The battery life problem mentioned by a few reviewers has been solved in the Quinn digital torque adapters ... and some customers are complaining about the solution. We'll come back to that. Harbor Freight offers three digital torque adapters, which are a bit of a different animal from traditional torque wrenches. They are not, themselves, wrenches, but instead are inserted between a standard ratchet or breaker bar and the socket or crow's foot, and in this position add the functionality of digital torque wrenches. All three sold by HF are from Quinn and range in price from $39.99 to $69.99. We examined the $49.99 ½-inch drive model with a 25-250 foot-pound rating.

This adapter gets the least favorable reviews of all the products we're recommending, but they're still very good at 4.5 stars and 91% recommendation on 225 reviews. Only one issue stands out when you examine the reviews: The wrench apparently has a habit of resetting when bumped during use. Reviewer Tom Bryant noted that this happens when the device is "slightly shocked in the axial direction." Another reviewer, Farmer Jeff, blamed this on the natural shock that occurs when inserting a ratchet and the resistance of the ball detent is overcome. Also, an unnamed purchaser made the interesting observation that the most dramatic flashing lights and the first sound from the device come when you've reached 80% of the target torque, and it can be difficult to determine exactly when you've hit it.

How we selected products

While we have some experience with the then-$20 Pittsburgh torque wrench as mentioned above, we mostly relied heavily on consumer reviews for these product evaluations. This is an approach increasingly fraught with danger, and might often be impossible. Bogus reviews on Amazon have spawned a cottage industry of AI fake-review detectors like FakeSpot and ReviewMeta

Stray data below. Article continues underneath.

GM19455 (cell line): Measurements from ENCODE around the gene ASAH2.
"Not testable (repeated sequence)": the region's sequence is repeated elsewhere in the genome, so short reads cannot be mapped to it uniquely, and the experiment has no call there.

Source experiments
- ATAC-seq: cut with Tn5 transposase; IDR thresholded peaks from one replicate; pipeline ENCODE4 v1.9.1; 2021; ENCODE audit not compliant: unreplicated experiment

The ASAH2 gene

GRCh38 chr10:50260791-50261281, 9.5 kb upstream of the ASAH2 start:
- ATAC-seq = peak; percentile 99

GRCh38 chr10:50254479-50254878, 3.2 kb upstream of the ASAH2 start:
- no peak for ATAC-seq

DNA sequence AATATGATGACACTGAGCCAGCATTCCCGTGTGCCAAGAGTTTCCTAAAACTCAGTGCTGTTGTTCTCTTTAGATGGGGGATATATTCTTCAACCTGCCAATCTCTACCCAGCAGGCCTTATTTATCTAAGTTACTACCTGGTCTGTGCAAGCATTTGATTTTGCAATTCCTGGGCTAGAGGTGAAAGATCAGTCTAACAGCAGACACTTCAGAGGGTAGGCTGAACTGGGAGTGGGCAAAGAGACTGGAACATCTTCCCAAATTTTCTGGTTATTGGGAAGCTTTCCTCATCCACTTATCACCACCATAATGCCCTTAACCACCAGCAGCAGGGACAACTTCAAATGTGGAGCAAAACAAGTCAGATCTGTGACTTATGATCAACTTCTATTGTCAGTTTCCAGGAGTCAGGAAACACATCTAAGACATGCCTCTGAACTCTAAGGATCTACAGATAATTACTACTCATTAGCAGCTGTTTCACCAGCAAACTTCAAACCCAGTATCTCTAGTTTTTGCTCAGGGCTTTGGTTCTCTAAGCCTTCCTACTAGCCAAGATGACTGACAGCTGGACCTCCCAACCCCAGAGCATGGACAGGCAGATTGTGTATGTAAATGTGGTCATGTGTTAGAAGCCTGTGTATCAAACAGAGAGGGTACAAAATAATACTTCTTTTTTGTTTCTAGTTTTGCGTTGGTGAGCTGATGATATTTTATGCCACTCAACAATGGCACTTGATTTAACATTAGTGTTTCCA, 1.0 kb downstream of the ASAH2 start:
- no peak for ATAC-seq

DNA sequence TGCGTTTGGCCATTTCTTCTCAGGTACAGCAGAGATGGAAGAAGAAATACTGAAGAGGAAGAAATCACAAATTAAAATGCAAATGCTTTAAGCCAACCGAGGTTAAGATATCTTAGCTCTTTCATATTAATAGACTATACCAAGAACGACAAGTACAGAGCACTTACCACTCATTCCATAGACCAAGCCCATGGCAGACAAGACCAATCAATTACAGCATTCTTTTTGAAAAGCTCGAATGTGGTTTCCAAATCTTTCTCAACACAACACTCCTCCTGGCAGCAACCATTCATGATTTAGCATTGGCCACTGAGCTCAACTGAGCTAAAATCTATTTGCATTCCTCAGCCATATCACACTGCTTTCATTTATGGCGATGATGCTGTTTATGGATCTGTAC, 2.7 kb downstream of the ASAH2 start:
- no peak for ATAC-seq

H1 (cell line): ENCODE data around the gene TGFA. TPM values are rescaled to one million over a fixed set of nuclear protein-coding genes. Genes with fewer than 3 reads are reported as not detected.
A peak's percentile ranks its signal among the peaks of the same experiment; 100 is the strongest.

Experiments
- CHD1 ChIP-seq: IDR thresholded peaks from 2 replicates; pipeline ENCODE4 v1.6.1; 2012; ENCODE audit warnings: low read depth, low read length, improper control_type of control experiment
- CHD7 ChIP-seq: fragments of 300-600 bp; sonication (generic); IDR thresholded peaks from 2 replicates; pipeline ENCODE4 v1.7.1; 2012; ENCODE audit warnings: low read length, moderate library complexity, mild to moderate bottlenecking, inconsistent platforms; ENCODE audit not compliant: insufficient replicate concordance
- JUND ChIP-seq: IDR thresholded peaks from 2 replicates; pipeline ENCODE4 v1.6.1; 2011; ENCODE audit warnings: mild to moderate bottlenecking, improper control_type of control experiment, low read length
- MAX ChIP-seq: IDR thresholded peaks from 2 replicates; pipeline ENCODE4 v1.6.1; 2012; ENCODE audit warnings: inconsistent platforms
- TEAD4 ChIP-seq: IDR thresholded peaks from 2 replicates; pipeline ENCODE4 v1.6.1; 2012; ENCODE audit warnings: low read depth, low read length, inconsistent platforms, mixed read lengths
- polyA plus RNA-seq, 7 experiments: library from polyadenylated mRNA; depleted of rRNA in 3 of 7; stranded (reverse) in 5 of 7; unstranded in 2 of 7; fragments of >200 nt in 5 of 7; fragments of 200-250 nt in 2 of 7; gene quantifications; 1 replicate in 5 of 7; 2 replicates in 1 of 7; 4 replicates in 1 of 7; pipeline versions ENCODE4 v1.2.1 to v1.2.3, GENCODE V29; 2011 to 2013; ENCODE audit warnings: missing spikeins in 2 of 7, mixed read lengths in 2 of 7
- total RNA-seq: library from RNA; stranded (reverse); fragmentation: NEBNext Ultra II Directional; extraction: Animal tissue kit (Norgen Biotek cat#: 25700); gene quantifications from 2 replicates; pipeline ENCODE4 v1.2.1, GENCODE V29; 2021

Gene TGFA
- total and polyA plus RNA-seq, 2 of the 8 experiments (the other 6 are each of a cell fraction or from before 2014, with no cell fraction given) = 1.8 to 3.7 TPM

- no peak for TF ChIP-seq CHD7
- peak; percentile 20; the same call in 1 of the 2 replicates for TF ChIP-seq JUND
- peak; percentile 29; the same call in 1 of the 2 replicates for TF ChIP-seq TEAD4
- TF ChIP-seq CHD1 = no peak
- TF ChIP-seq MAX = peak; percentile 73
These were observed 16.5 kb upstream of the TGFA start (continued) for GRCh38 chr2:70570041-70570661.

Additionally, many companies curate — and often pay for — their reviews using marketing services that tend to bias reviews toward the positive, as we learned when we tried to find the items at Lowe's with the worst reviews. These reviews are often sourced from suppliers and are widely syndicated to other websites. Harbor Freight may employ these same tactics, but we have found that its site is more likely to include a larger number of negative reviews, apparently undoctored, and these are often a source of good information about specific products or product lines.

We combed through hundreds of these user reviews, along with dozens of articles and forums, to unpuzzle which are your best bets within the major categories of torque wrenches, and what they're best for. For HF reviews, we started with the worst reviews and reviewed a minimum number set at 25% or 50 reviews (if that covers all 1- and 2-star ratings). In several cases, we went well beyond this minimum when it seemed warranted. We tabulated the issues raised by reviewers and, when possible, confirmed any quality or design issues independently.